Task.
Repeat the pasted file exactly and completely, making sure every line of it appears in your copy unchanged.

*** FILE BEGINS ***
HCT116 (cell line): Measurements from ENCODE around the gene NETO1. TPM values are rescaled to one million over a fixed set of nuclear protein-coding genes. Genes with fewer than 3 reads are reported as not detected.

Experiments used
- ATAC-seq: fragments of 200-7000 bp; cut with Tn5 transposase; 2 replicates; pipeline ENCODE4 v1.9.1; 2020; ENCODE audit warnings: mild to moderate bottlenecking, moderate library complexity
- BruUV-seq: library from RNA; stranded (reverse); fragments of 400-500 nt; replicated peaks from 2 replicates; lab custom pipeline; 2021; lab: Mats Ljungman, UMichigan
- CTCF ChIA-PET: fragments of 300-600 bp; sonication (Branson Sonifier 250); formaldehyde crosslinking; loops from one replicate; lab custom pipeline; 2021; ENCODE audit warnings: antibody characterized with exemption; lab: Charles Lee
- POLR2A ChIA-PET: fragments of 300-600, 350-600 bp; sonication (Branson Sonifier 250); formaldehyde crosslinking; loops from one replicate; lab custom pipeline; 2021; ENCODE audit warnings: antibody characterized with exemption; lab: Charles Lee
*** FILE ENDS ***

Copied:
HCT116 (cell line): Measurements from ENCODE around the gene NETO1. TPM values are rescaled to one million over a fixed set of nuclear protein-coding genes. Genes with fewer than 3 reads are reported as not detected.

Experiments used
- ATAC-seq: fragments of 200-7000 bp; cut with Tn5 transposase; 2 replicates; pipeline ENCODE4 v1.9.1; 2020; ENCODE audit warnings: mild to moderate bottlenecking, moderate library complexity
- BruUV-seq: library from RNA; stranded (reverse); fragments of 400-500 nt; replicated peaks from 2 replicates; lab custom pipeline; 2021; lab: Mats Ljungman, UMichigan
- CTCF ChIA-PET: fragments of 300-600 bp; sonication (Branson Sonifier 250); formaldehyde crosslinking; loops from one replicate; lab custom pipeline; 2021; ENCODE audit warnings: antibody characterized with exemption; lab: Charles Lee
- POLR2A ChIA-PET: fragments of 300-600, 350-600 bp; sonication (Branson Sonifier 250); formaldehyde crosslinking; loops from one replicate; lab custom pipeline; 2021; ENCODE audit warnings: antibody characterized with exemption; lab: Charles Lee